Steps to Follow After a Severe Loss // on Tuesday June 9, 2015
It was May 20, 2013 at 2:45 p.m. in New Castle, Oklahoma. The day seemed like any other rainy, spring day. Children were on their way home from school, either getting on the bus or being picked up by Mom and Dad eager to get home, throw down their backpacks and play with their friends. Unfortunately, Mother Nature had a different plan. What happened over the next 45 minutes changed their lives forever.
Just minutes before 3 p.m., an EF5 tornado devastated portions of Newcastle and Moore, Oklahoma. The tornado measured at 1.3 miles wide and traveled over 17 miles causing over $2 billion dollars in damage.
On the day following the devastating tornado, a GuideOne customer was surveying damages at his home when a car stopped and a gentleman exited holding a few bottles of water, coffee and breakfast. That person, wearing a GuideOne Claims Team shirt, was shortly followed by a trusted mitigation vendor. The offer of help, guidance, and a friendly smile was a welcome relief that helped ease the customer’s anxieties and worry.
If you’ve ever been a victim of a natural disaster, like this Oklahoma community, you probably know what you do immediately following the disaster is critical to recovery. Whether it’s a flood, fire, hurricane, tornado, earthquake or winter storm it’s important to know what to do, and who to call, in case disaster strikes. It’s also important to have an insurance provider you trust. Consider the steps below should you ever be affected by a severe loss.
The First 24 Hours
Once you’ve confirmed that you and those you live with are out of harm’s way, consider the following:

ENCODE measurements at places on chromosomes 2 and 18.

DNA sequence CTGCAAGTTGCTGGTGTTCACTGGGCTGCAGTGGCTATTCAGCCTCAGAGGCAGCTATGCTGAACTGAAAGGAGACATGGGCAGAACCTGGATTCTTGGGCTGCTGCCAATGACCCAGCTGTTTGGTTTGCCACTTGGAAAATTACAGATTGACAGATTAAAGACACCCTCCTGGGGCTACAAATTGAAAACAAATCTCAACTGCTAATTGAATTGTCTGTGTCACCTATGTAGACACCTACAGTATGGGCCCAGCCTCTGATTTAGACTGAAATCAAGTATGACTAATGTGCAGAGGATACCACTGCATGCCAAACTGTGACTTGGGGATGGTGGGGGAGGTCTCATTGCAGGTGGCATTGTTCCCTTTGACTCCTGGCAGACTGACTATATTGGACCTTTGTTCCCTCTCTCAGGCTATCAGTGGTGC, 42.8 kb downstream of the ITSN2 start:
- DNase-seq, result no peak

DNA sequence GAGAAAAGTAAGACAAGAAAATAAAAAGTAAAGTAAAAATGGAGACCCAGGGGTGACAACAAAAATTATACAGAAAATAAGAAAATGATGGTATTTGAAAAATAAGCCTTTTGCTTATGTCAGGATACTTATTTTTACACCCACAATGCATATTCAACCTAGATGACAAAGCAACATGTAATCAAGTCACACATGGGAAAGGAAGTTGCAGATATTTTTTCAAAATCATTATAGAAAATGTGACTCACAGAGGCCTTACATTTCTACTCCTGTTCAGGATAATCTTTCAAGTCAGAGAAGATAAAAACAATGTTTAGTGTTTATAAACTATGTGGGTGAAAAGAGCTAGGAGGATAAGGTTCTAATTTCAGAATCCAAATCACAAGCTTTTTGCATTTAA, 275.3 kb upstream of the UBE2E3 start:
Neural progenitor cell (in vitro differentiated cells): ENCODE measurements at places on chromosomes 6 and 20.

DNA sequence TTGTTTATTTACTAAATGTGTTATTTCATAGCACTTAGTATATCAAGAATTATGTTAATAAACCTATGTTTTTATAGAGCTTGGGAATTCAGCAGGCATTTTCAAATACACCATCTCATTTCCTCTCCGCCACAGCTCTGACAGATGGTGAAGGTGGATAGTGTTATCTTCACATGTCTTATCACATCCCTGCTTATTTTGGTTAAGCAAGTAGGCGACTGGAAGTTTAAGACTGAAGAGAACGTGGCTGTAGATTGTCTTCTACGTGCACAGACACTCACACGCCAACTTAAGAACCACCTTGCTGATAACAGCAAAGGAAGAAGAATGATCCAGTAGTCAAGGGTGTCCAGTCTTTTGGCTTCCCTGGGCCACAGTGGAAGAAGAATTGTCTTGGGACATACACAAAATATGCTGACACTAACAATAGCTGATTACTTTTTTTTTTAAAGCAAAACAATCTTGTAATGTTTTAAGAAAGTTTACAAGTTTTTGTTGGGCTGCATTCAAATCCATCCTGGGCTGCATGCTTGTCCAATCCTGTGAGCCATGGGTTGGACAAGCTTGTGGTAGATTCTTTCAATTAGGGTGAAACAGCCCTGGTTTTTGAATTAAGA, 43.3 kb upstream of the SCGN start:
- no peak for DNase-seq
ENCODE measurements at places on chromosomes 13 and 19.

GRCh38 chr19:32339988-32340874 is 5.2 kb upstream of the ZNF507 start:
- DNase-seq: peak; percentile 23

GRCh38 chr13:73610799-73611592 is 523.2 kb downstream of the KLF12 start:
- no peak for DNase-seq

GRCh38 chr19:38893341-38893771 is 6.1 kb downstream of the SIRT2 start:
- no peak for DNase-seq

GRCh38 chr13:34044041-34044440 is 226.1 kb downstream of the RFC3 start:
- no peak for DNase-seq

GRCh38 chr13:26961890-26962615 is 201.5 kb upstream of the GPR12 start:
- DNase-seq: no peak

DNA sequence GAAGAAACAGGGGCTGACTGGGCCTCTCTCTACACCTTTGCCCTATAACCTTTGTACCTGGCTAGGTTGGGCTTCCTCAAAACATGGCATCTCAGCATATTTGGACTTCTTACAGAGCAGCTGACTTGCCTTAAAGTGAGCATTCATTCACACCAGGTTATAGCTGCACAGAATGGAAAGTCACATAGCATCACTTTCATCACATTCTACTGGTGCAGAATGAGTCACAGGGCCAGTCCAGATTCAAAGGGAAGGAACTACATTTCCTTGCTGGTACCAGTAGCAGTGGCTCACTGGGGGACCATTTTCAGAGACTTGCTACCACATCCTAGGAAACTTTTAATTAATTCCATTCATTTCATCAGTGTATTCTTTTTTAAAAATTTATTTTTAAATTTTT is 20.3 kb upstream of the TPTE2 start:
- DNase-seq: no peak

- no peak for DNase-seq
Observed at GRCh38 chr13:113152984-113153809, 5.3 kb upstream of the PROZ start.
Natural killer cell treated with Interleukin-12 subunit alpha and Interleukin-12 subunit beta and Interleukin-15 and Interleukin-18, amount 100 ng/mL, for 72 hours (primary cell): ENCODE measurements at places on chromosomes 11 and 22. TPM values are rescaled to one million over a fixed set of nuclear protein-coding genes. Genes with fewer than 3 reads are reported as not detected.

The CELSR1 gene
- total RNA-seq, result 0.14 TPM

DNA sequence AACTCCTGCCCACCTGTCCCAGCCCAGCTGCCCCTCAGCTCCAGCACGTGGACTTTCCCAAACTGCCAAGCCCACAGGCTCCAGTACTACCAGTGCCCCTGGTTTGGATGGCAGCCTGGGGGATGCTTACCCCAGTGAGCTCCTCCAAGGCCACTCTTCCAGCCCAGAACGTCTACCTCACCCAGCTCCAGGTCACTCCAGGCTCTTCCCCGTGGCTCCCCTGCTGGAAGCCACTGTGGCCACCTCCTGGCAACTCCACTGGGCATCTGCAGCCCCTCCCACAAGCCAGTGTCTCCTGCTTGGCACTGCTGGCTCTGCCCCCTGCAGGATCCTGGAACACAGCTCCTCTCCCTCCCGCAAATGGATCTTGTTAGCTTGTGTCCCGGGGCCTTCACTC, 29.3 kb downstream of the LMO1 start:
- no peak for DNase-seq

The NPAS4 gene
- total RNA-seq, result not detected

- If you have any damage to your property, contact your insurance agent and discuss what steps you should take to file a claim.
- If anyone is injured, weak or has unusual symptoms, seek medical attention immediately.
- If your home has been damaged, turn off your gas and electricity, if you can safely do so.
- If your power and gas lines have sustained any damage, report these right away, and let utility workers determine when it’s safe to turn them back on.
- Stay off the roads as this will make it easier for emergency workers to get to damage quickly.
- If there is a fire hydrant by your home, and you can do so safely, clear away the debris around it so that the fire department may easily access it.
- Stay tuned to the radio or TV for news about what to do, where to go and what to avoid. The news also may have numbers for local disaster relief services that can assist you with food, shelter, medicine and clothing.
Preparing for Recovery
- Do what you can to replace important documents that may have been lost or destroyed. These documents include your driver’s license, auto registration, bank books, insurance policies, health insurance cards, credit cards, titles to deeds, stocks and bonds and wills.
- If you can, try to reconstruct your financial records. Contact your bank and credit card companies to provide you with back statements. The IRS can provide you with your tax returns from previous years.
- Save your receipts. This will help when you’re filing your insurance claims and your income tax return.
- Make a list of all property that was damaged or destroyed. Conducting a home inventory prior to a disastrous event will greatly lessen the stress this can cause.
- Inform your creditors and utilities companies so that they can stop billing your home or work with you to help you get through the situation.
This material is for information only and is not intended to provide legal or professional advice. You are encouraged to consult with your own attorney or other expert consultants for a professional opinion specific to your situation. This information is only a general description of the available coverages and is not a contract. In an effort to keep your policy coverage affordable, the actual policy contains certain limitations and exclusion. Please refer to your insurance policy for the pertinent contract language and coverages. Some coverages and discounts are not available in all states. GuideOne welcomes all applications, without regard to religion, race, color, national origin, sex, handicap or familial status.